In addition to the loss of Andy Krafsur this past week (page 3A), we are also saddened to report the death of Mark Fry at age 70.

For many years, Mark was the chief administrator here in El Paso for what became The Hospitals of Providence network. He retired in May 1999 after being stricken with the Epstein Barr virus followed by other complications.

A more formal listing of his many positions, awards and accomplishments is available in his obituary on page 13B of this issue. But I knew Mark, had shared meals and skied with him; so, permit me to offer a few personal observations.

El Paso owes Mark big time. He was on point for the Tenet Healthcare Corp. purchase of Providence Memorial Hospital, which was then a locally owned and operated facility.

Tenet paid $130 million for the hospital and money from the sale was used to create the Paso del Norte Health Foundation. The resulting nonprofit already has invested far more in the community than the original purchase price, some $187 million, promoting health initiatives like eating right and smoking cessation campaigns. And the corpus has continued to grow, now valued around $225 million.

Tenet, meanwhile, took Providence Hospital to a new level, investing upwards of $1 billion in the children’s hospital, specialists, staff and the latest in medical equipment.

I recall being with Mark at midnight the night the hospital purchase was finalized and Tenet, represented by Mark, took possession. As the clock approached midnight, the doctors and staff were understandably nervous about what life was going to be like after a takeover by what they probably viewed as the big corporate Cyclops.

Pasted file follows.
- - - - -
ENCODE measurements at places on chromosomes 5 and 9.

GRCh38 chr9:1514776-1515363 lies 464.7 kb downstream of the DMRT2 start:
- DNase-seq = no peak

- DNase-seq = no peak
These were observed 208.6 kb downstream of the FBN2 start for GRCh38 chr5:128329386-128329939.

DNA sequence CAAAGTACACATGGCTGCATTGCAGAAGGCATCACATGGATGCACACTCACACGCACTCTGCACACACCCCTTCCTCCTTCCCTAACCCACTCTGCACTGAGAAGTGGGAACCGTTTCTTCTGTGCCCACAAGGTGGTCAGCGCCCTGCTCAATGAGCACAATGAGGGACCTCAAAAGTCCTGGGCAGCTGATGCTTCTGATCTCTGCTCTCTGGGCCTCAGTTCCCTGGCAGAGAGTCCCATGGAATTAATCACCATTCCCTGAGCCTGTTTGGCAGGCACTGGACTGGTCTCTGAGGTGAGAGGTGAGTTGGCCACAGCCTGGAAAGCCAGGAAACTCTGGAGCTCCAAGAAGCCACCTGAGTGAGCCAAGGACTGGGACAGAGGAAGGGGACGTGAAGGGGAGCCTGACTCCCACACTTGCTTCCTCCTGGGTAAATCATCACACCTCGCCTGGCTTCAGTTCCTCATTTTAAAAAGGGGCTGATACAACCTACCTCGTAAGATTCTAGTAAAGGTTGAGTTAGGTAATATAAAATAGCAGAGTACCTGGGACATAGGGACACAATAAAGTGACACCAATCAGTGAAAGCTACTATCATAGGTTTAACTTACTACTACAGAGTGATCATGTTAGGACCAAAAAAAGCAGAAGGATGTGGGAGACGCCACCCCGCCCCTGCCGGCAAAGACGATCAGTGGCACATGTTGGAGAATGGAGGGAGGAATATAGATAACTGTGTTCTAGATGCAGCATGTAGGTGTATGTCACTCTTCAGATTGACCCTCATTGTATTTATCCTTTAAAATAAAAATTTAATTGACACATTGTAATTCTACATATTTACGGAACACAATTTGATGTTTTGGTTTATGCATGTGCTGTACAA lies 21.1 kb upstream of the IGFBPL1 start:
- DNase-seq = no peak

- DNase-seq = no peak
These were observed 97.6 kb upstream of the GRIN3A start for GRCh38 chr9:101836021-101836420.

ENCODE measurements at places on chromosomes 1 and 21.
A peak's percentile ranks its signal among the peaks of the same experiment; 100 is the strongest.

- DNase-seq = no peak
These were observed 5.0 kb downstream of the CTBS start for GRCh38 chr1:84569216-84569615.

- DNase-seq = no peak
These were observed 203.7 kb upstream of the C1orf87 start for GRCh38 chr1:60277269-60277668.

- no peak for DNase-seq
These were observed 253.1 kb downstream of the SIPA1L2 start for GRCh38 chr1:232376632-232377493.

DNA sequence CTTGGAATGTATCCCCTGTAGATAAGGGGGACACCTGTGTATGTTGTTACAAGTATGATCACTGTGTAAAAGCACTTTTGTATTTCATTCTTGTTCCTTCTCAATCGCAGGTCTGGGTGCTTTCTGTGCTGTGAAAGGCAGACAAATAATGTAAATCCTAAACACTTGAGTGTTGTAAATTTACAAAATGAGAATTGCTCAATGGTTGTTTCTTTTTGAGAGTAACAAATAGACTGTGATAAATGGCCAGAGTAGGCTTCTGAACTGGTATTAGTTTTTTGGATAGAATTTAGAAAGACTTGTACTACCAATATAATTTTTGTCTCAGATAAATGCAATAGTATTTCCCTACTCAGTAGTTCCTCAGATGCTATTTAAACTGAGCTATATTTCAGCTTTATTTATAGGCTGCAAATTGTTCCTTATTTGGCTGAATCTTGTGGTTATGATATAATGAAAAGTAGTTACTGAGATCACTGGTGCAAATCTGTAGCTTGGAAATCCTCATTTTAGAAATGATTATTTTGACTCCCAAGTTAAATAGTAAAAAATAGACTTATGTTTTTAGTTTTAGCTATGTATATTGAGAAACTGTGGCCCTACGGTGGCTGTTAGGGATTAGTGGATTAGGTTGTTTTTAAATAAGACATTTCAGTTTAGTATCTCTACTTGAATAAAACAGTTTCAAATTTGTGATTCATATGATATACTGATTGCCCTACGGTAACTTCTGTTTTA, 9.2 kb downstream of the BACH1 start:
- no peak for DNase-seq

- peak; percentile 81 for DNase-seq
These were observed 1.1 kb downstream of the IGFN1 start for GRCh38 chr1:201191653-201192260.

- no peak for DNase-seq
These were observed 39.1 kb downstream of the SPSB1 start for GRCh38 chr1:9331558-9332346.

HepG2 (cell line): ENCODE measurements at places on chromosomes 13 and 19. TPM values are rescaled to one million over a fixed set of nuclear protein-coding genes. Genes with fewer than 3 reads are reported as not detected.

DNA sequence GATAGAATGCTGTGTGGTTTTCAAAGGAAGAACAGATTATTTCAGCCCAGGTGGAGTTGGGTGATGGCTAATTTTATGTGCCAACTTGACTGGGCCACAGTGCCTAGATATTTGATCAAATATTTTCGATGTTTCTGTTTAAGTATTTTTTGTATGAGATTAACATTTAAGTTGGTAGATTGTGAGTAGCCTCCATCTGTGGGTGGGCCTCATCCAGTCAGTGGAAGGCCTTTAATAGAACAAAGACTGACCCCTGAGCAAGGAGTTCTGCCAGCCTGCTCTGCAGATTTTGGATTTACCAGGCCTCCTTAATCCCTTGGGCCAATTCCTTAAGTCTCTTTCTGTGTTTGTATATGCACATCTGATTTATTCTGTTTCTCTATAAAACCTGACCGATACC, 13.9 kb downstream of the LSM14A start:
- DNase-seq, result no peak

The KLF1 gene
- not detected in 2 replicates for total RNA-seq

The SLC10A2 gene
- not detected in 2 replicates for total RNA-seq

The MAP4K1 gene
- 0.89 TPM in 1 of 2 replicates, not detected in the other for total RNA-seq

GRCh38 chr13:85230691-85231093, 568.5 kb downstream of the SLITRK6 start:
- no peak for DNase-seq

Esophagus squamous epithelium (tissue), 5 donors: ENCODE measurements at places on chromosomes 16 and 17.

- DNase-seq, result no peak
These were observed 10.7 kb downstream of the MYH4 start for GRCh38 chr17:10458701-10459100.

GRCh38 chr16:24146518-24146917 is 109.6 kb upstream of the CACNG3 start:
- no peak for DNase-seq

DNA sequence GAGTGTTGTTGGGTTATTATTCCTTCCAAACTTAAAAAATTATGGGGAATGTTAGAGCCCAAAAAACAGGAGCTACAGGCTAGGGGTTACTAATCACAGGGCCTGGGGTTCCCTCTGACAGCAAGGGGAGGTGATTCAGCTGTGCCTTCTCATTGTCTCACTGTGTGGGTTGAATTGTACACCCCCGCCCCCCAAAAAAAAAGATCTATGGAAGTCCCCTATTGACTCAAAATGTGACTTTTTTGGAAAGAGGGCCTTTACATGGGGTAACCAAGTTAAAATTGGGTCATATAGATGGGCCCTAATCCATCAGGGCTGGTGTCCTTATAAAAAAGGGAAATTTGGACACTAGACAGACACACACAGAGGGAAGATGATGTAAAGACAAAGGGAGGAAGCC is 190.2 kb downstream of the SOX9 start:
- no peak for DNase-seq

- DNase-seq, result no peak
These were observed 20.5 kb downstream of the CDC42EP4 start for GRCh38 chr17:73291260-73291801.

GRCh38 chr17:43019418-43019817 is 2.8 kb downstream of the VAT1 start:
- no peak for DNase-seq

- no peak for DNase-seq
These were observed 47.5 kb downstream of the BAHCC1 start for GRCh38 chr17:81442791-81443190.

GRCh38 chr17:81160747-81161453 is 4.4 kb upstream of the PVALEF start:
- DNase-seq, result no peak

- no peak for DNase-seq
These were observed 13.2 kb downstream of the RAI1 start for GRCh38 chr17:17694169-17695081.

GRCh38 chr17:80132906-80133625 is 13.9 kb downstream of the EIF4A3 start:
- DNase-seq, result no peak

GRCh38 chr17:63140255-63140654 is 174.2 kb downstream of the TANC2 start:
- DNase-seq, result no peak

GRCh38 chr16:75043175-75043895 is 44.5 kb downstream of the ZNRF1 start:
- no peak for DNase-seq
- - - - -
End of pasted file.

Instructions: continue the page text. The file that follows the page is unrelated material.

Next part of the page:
Mark put a personal and friendly face on the takeover. As the synchronized hospital clocks hit midnight, dressed in jeans, boots and a polo shirt, he led a small delegation through every nook and cranny of the hospital. He introduced himself to doctors and staff and did his level best to put everyone at ease and assure all on duty that night that everything was going to be okay. And he was right. The hospital today offers far more in services than it did under local ownership.

El Paso Inc. also owes its own debt of gratitude to Mark for helping underwrite the launch of this publication back in 1995. I had been in Europe for a couple of years after leaving the El Paso Times. When I returned in early 1995, I was carrying a business plan and shopping for investors, readers and advertisers.

Mark liked the idea underpinning El Paso Inc., namely celebrating success and providing intelligence to the business community, and said he would support the project with advertising. He made good on that commitment and the relationship he launched continues today.

A celebration of Mark’s life is planned for 5 p.m. May 18 at El Paso Country Club. Paula Fry, Mark’s wife for 51 years, said she is planning to show a side of Marcus Fry that people did not know. I am sure he would approve.